Q Yes, but you've taken them on, on the question of Medicare. You're basically -- your economic team was up here basically accusing them of wanting to cut taxes rather than save Medicare -- nobody put it quite that boldly, but --
MR. LOCKHART: I think what we're saying here is that if you have an $800 billion tax cut, you face choices and consequences from doing that, which they haven't addressed yet. One of them is Medicare, another is discretionary spending, another is defense spending. Unless you're willing to revert to deficit spending -- which they may be willing to do -- you have to face these choices.
And I think one thing we've learned in the last six or seven years is that it's worthwhile and useful to put the numbers out on the table, let people make decisions and get away from the smoke and mirrors that characterized the previous era.
Q Joe, what does the President expect to get out of this meeting tomorrow?
MR. LOCKHART: I think he wants to build on some of the momentum we feel has been generated on the Medicare proposal. We received a lot of positive statements from Democrats and from some Republicans, too, on the importance of that proposal and what it would accomplish.
And then I think, you know, we are entering a season where decisions are going to begun to be made as we move towards the end of the session. The President wants to use this as another time to reiterate what his principles are, what he thinks we can get done, how we can cut taxes the right way, how we can pay down the debt and secure this economic recovery for the next generation.
Q The Senate Democrats are coming up with a plan -- their own plan, that will probably cost about $350 billion. Does the White House -- was the White House consulted on that plan, and does that imply that there is some room for negotiation, or the size of --
MR. LOCKHART: I think -- the President has said that we've got to get first things first: secure Medicare, Social Security first, then we can have tax cuts. The President has put down a targeted set of tax cuts that he thinks is the best way to cut taxes. We will talk to Democrats and Republicans about how we can do that, once we've done first things first. I'm not familiar with the Senate Democratic proposal that you're referring to, but we're willing to talk to Democrats and Republicans. I think what the President is not willing to do is to endorse an exploding, across-the-board, $800 billion tax cut before we've addressed Social Security and Medicare.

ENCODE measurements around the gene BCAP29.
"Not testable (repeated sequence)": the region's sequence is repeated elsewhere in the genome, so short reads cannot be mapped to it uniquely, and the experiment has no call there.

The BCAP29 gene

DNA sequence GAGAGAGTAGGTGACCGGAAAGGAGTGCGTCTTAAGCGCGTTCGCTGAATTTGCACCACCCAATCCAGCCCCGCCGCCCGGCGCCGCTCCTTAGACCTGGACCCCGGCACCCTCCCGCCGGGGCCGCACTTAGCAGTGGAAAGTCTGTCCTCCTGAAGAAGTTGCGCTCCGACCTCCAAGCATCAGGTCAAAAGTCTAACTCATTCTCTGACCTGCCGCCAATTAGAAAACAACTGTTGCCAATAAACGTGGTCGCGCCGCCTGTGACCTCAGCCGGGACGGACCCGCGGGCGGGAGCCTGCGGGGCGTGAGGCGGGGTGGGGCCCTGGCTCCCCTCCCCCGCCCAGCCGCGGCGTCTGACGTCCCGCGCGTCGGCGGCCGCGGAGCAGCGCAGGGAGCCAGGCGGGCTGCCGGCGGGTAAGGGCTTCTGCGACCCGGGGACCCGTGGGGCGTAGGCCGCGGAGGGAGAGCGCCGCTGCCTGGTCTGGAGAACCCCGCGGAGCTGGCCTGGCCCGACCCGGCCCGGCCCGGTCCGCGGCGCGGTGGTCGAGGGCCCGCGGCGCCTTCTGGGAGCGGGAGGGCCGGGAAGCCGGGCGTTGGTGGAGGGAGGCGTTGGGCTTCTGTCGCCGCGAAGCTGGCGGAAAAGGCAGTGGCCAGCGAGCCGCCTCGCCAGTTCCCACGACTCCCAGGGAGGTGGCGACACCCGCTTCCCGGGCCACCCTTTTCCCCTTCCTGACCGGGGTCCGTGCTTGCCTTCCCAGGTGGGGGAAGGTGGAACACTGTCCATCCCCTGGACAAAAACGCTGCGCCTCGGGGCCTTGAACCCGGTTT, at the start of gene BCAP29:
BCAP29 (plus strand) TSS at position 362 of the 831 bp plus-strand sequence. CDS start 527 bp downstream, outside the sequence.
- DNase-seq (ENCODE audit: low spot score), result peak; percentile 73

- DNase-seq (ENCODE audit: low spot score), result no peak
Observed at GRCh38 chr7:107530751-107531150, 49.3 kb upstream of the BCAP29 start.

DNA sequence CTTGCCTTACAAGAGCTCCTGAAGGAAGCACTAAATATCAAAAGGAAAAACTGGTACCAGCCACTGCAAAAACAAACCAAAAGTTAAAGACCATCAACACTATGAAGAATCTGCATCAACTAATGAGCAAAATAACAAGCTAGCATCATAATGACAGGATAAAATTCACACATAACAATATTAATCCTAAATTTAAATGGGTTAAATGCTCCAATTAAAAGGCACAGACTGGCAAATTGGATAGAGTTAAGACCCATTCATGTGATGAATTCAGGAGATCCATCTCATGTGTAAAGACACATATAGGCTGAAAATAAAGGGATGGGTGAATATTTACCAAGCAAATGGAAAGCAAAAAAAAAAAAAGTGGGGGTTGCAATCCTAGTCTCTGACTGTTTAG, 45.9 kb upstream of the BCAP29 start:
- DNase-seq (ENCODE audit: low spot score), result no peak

Q Joe, Governor Bush is going to be in Baltimore the same Wednesday afternoon as the President, and Governor Bush said he'll be available for questions from the media. Will the President?
MR. LOCKHART: Well, maybe you can ask him where he stands on some of these tax and budget issues. I haven't heard much.
Q Well, I have one follow-up on this. Isn't the President at least grateful that for six months after his impeachment, there was vice presidential omerta about what Mr. Gore now calls inexcusable conduct?
Q It's an old Sicilian phrase.
MR. LOCKHART: Yes, I caught that one. It took me a minute, but caught that one.
I think the President, as he said on the subject, there's no one who said anything more critical of his personal behavior that's more critical than what he said about himself.
Q He's grateful for the silence, isn't he, Joe?
MR. LOCKHART: I have no idea.
Q As far as the Vice President's concerned, today he proposed -- he proposed photo licenses for everyone in America who owns a handgun. What is the White House view of that?
MR. LOCKHART: I think the President thinks the Vice President put forward a solid package of new crime initiatives. The President has talked, himself, about the need -- his belief that there's value in having some sort of gun registration. I think the Vice President actually put some details to a proposal like that.
I think, unfortunately, these are ideas for the future. The President is very realistic about what he thinks we can get done this year, and that's what was passed in the Senate bill and some of the things that were talked about on the House side, very anxious to get a realistic gun control legislation through that he can sign, rather than go into issues that in this Congress are just not going to go anywhere.
Q So, philosophically, the President doesn't have a problem with getting photo licenses, which means registering all gun dealers?
MR. LOCKHART: No. Philosophically, he doesn't. I think he's talked about this.
Q Refresh my memory. Did the President ever call for a registration of handguns?